Category «Litigation»

Litigation lawyers and attorneys of Archer & Greiner, P.C., one of the New Jersey’s largest law firms, handles all areas of Internet/domain names, intellectual property, trademark, patent and copyright law.

“Authorization” and “Transmission” — Interpretations of the Computer Fraud and Abuse Act

While initially conceived in 1984 to punish hackers and safe guard classified financial and credit information relating to government and financial institutions, the Computer Fraud and Abuse Act (the “CFAA”) has evolved over the past two decades to reflect emerging technology in the areas it was created to protect. Specifically, the CFAA affords employers civil …

Identifying the Anonymous Blogger

Increasingly, anonymous bloggers are posting damaging and sometimes libelous comments directed against others on the Internet. However, identifying an anonymous blogger is not easy. Federal law requires an ISP to notify a blogger upon a demand for his identify. Courts typically become involved when an Internet Service Provider (ISP) files suit to ask relief from …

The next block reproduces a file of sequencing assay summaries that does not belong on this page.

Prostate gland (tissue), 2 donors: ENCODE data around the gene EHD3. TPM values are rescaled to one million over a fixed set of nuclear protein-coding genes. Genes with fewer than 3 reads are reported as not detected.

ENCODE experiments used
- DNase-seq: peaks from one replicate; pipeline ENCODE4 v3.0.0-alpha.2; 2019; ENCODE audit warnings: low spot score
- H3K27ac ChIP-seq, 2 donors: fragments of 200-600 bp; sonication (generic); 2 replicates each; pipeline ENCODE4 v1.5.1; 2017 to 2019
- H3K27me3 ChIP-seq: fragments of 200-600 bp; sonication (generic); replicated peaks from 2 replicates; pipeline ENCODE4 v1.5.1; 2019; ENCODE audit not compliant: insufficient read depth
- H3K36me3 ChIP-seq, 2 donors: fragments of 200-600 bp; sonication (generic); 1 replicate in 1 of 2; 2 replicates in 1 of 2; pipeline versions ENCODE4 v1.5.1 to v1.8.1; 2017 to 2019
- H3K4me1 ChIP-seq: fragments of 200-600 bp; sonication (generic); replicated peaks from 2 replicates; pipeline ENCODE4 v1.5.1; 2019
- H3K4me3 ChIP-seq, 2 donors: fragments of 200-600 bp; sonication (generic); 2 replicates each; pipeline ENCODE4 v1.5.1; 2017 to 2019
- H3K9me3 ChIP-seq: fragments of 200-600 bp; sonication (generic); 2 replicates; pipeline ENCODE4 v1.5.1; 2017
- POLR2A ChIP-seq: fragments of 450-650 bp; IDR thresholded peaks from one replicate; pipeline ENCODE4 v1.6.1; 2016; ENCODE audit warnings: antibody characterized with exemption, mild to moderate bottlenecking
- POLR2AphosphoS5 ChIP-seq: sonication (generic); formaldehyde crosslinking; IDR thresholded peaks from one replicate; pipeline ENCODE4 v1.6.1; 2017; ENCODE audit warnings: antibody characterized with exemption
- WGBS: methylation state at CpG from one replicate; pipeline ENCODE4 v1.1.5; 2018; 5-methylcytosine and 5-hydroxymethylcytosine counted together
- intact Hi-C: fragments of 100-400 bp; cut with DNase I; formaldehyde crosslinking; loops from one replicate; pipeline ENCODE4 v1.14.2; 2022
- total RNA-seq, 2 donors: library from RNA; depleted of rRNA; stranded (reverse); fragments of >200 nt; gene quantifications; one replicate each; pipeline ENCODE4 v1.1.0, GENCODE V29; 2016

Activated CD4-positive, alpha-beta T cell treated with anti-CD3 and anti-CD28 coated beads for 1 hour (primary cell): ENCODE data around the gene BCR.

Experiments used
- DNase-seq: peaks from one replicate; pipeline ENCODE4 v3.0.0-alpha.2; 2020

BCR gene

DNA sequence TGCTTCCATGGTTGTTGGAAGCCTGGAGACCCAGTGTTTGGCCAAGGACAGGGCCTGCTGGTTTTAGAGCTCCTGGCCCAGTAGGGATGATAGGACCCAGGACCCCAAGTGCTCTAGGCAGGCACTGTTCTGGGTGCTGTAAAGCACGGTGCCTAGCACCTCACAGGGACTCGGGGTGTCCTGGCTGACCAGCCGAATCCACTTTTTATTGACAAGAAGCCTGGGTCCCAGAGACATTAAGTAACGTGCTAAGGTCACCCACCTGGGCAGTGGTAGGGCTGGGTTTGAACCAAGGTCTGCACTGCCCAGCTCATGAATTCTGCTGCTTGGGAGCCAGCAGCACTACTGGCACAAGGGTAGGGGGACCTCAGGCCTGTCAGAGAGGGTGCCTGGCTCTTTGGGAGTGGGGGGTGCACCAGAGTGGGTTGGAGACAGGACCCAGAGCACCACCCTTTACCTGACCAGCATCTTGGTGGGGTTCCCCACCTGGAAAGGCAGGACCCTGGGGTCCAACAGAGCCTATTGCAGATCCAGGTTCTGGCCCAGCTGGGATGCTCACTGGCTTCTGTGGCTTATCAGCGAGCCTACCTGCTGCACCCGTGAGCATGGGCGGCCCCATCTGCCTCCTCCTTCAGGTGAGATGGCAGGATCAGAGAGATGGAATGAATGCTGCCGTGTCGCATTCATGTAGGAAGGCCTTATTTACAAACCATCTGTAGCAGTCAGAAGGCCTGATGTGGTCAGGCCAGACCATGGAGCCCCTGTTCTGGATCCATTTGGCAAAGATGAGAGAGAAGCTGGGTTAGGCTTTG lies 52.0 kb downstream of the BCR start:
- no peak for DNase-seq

Patent Basics

Patents protect the utility of new and useful inventions as well as ornamental designs of articles of manufacture. In particular, utility patents cover machines, products and processes (including methods of doing business), and design patents protect the visual impression or “look” of an article of manufacture. A patent enables its holder to prevent others from …

Patent Licensees Can Challenge A Patent’s Validity While Paying Royalties to the Licensor

The Supreme Court’s decision in MedImmune v. Genentech, 127 S.Ct. 765 (2007), permitted MedImmune to challenge Genetech’s drug patent before breaching its patent license with Genentech. Historically, breach of a patent license restrained licensees from challenging patents on invalidity grounds since patent holders could retaliate against those who willfully breached a patent license with an …

Microsoft Wins Patent Case With “eBay” Argument

A Texas federal district judge recently denied Z4 Technologies Inc.’s request to enjoin Microsoft from selling, making and using its infringing Windows and Office products. The ruling appears to be the first case to apply the holding in eBay Inc. v. MercExchange, L.L.C., 126 S.Ct. 1837 (2006).  The U.S. Supreme Court’s decision in eBay ended …

Typosquatting and Domain Name Dispute Arbitration

In the early days of the Internet, enterprising and oftentimes unscrupulous persons would reserve domain names that were the same as or similar to the trade names and trademarks of others and then offer to sell those domains, at high fees, to their “rightful” owners. This practice was known as “cybersquatting.” The Anticybersquatting Consumer Protection …